Photo found here
In spring, it is the dawn. The sky at the edge of the mountains slowly starts to brighten with the approach of day, and the thinly trailing clouds nearby are tinted purple.
In summer, it is the night. It is of course delightful when the moon is out, but no less so on dark nights when countless fireflies can be seen mingling in flight. One even feels charmed when just one or two pass by, giving off a gentle glow. Rainy nights, too, are delightful.
In autumn, it is the evening. As the setting sun draws closer to the mountains, the crows hastily fly back to their nests in threes and fours and twos. Even more delightful is the sight of a line of geese flying far overhead. Then, after the sun has set, the crying of insects and the sound of the wind have a charm that goes without saying.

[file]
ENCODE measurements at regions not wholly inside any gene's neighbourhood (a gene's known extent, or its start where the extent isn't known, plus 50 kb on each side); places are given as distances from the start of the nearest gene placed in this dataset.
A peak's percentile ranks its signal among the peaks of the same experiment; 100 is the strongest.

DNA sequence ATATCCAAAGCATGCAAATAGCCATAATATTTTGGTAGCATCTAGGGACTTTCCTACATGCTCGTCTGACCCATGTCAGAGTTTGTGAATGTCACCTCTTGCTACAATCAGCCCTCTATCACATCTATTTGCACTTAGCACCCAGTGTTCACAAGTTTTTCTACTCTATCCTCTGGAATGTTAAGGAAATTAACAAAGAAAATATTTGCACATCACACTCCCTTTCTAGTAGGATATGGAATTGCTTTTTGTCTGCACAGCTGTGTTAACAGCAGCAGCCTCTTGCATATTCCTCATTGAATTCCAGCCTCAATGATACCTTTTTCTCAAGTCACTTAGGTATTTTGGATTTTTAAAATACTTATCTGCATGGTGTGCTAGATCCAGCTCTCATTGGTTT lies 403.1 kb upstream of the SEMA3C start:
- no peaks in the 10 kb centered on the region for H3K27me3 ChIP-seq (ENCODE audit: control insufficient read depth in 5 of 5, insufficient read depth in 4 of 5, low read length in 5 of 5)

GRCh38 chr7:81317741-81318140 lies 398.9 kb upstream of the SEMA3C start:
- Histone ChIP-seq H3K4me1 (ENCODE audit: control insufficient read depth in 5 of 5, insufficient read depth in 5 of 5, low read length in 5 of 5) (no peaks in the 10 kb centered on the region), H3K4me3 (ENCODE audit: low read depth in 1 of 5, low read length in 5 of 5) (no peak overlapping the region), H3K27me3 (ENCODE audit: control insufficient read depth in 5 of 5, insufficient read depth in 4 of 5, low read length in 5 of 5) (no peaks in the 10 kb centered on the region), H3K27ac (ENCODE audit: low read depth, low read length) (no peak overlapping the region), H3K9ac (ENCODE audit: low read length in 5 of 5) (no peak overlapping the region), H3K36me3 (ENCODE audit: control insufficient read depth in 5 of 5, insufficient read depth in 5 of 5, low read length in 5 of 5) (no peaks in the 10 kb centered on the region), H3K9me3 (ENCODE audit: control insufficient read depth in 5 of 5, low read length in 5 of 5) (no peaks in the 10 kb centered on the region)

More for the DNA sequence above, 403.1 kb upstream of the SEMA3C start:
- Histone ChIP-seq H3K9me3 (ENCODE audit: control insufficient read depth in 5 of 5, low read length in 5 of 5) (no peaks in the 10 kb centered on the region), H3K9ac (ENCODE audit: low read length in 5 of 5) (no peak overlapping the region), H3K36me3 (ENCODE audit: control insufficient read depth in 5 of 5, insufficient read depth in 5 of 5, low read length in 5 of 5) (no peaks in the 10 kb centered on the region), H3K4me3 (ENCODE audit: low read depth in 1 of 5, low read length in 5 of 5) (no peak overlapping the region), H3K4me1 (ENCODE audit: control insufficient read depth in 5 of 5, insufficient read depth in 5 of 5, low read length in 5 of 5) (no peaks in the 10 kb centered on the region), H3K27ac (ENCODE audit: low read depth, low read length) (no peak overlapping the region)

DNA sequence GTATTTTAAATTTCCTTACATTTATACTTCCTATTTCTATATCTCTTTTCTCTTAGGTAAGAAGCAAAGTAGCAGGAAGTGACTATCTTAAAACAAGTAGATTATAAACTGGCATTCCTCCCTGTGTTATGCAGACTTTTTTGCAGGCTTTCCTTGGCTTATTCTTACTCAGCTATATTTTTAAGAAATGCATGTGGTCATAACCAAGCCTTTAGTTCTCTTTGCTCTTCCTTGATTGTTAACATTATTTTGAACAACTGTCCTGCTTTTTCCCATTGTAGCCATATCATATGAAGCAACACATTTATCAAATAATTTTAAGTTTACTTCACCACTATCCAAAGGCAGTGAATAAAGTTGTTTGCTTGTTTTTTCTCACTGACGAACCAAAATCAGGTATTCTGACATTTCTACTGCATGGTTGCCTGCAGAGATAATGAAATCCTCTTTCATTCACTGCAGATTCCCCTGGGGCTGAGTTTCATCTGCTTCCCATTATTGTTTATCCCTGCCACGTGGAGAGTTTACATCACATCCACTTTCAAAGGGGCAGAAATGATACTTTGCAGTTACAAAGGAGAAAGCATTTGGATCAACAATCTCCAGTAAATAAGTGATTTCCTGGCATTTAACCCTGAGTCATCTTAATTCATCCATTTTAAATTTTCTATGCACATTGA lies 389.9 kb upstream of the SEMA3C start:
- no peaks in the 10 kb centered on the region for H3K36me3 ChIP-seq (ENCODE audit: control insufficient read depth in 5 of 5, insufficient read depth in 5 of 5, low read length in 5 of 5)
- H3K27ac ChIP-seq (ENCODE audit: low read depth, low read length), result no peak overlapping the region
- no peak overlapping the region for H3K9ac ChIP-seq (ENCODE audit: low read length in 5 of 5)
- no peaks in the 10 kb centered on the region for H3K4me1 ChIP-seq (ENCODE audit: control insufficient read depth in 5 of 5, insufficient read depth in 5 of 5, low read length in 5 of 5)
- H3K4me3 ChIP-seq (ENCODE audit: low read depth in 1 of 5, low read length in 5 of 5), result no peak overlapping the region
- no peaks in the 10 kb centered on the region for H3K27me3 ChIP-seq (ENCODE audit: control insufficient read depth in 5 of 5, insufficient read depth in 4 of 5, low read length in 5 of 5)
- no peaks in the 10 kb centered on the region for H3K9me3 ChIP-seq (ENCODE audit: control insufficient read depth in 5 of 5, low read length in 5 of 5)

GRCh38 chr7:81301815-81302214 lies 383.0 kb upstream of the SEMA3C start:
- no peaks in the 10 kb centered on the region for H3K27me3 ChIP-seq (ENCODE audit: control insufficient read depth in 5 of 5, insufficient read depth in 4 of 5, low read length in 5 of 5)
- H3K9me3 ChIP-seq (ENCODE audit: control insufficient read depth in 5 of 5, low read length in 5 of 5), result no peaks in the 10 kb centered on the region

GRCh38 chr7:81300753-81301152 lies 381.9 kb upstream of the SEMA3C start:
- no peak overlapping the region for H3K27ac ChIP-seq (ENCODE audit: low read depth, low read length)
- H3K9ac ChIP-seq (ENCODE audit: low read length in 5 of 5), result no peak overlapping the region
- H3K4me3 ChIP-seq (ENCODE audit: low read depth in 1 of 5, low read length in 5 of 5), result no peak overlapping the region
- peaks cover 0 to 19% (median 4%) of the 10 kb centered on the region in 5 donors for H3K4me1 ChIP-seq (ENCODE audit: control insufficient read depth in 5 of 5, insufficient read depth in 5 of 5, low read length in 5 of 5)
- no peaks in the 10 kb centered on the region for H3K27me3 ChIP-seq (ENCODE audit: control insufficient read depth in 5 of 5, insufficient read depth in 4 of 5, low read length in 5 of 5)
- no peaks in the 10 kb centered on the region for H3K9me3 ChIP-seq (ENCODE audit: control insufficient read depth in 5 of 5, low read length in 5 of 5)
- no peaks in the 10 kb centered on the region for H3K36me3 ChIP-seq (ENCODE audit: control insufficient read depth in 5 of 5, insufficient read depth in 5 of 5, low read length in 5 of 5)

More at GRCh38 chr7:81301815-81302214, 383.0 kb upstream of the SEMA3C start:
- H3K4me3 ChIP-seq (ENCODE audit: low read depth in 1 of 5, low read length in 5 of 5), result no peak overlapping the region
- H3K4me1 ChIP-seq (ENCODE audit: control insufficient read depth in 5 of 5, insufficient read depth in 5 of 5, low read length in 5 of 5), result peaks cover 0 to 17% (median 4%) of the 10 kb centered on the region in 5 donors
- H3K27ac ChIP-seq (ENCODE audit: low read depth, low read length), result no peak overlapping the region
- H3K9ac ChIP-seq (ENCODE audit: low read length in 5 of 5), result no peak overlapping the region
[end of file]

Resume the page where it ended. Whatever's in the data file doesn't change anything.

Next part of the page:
In winter, it is the early morning. Of course it is delightful when snow is falling, but even when there is a pure-white frost -- or in the freezing cold without either snow or frost -- the way the fire is hurriedly stirred up and coals carried to all the rooms seems most suited to the season. As the day wears on and the cold gradually loses its sharpness, the braziers go untended and the coals become coated with a disagreeable white ash.
From The Pillow Book of Sei Shonagon